The pressure on the Bank of England to stimulate the economy with a cut in base rates has finally prevailed, with the Bank’s Monetary Policy Committee (MPC) cutting UK interest rates by a quarter of a percentage point to 3.5%.
Prior to the announcement, economists had almost unanimously thought the decision could go either way. The argument for a rate drop hung on a statement by Mervyn King, the new governor of the Bank of England, that: ‘Perhaps the most significant change in the past month has been the rise of the exchange rate and that will make some difference to the outlook for growth. This will have to be factored into our decisions.’
Commenting on this statement, Laurence Sanders, economist at Bristol & West, said: ‘There is no strong economic case for a base rate reduction. However, King’s comments on the exchange rate, suggest that the MPC might follow the example of the US Federal Reserve Board, and use an 0.25% base rate reduction as an insurance policy against a future downturn in world growth.’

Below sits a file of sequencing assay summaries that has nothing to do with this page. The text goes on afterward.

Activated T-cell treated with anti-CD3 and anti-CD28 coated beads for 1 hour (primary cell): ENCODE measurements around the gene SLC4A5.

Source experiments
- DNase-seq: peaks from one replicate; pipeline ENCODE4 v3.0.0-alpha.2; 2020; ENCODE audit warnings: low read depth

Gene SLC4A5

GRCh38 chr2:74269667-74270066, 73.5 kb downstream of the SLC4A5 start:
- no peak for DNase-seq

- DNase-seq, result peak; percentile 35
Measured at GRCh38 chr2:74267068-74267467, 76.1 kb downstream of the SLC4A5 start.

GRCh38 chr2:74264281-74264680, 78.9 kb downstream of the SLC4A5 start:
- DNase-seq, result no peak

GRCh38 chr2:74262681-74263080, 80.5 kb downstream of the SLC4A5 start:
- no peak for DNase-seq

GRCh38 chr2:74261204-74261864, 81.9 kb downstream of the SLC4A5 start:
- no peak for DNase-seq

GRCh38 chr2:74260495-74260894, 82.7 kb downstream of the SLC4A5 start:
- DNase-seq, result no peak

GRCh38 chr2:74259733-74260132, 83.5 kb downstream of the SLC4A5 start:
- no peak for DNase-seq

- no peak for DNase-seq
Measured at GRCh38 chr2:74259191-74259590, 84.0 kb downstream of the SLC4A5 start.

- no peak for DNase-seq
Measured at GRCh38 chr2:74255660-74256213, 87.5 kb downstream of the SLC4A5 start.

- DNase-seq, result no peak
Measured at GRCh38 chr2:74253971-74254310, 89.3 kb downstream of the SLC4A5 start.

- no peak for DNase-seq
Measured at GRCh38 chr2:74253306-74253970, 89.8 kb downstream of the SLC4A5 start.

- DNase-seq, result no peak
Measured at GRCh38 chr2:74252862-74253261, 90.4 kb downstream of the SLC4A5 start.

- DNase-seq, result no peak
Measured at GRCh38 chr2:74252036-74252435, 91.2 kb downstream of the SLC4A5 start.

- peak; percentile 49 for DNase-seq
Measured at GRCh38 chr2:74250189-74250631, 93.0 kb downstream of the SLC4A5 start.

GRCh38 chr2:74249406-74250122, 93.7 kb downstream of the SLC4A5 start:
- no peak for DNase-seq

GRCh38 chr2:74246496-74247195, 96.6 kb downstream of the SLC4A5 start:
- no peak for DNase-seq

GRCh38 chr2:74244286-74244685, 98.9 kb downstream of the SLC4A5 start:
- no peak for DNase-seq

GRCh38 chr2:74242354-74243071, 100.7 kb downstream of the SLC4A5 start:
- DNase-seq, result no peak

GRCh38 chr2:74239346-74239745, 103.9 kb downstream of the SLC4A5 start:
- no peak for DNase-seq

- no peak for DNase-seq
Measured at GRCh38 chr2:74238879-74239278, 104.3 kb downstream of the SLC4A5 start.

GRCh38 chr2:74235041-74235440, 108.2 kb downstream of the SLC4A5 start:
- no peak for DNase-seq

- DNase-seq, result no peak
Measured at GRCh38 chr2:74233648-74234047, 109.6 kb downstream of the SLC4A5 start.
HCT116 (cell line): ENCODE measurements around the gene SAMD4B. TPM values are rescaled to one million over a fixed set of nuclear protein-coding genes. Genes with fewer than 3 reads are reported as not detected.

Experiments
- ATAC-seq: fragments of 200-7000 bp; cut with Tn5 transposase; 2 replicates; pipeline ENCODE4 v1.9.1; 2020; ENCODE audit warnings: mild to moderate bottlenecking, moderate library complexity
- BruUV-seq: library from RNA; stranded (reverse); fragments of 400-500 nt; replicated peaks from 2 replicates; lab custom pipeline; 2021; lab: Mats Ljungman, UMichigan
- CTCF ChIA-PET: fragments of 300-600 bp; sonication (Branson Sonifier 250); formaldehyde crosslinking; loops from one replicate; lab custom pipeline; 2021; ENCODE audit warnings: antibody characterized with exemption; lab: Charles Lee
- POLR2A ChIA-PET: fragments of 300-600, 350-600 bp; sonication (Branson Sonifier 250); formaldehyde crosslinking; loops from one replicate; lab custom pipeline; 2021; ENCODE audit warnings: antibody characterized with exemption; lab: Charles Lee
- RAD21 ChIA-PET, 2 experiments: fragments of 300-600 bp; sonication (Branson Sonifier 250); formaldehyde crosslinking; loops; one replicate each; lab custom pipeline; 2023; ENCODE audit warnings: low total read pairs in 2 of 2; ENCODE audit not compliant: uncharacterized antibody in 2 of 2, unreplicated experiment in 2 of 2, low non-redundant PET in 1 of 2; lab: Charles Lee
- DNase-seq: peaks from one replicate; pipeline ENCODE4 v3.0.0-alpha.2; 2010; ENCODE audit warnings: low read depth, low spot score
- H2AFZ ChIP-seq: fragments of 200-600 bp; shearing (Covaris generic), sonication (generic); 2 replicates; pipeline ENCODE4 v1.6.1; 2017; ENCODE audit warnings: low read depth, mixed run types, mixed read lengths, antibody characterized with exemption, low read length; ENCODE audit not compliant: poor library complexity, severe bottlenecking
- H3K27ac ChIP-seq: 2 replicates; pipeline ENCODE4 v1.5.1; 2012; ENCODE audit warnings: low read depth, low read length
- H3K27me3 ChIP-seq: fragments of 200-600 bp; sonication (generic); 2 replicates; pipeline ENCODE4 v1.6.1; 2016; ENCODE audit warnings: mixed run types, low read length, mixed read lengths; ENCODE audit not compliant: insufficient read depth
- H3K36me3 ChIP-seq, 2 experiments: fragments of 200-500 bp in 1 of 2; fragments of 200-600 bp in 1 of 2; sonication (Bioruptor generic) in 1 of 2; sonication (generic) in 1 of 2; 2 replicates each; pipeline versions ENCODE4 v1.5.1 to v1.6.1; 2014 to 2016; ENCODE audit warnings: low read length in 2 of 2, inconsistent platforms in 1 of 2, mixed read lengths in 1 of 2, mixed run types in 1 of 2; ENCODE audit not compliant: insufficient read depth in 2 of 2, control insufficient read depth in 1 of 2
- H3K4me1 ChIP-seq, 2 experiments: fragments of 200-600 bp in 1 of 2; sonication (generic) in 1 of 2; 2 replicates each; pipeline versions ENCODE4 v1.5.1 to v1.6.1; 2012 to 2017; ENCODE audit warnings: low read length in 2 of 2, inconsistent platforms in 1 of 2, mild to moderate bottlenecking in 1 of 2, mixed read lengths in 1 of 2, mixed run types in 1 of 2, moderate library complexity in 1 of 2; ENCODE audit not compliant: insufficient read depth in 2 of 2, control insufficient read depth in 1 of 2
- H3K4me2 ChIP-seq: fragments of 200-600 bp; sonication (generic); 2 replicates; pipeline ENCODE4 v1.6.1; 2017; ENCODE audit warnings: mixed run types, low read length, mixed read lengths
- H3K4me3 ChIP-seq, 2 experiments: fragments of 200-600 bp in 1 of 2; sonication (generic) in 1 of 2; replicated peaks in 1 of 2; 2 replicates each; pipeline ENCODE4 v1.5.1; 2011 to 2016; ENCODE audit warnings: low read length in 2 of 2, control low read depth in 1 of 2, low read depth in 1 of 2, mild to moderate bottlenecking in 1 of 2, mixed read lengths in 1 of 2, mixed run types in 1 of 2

A fall in the value of sterling makes importing expensive, pushing prices higher and threatening inflation targets. An increase in the value of sterling recently partly lifted this threat and made a cut possible.
Discussing the housing market viewpoint, Sanders said: ‘A decision to leave base rates on hold would have improved the prospect of a soft landing in the housing market.’ He forecast that the annual rate of house price inflation will fall to 7.1% by the fourth quarter this year, but that it will rise again next year.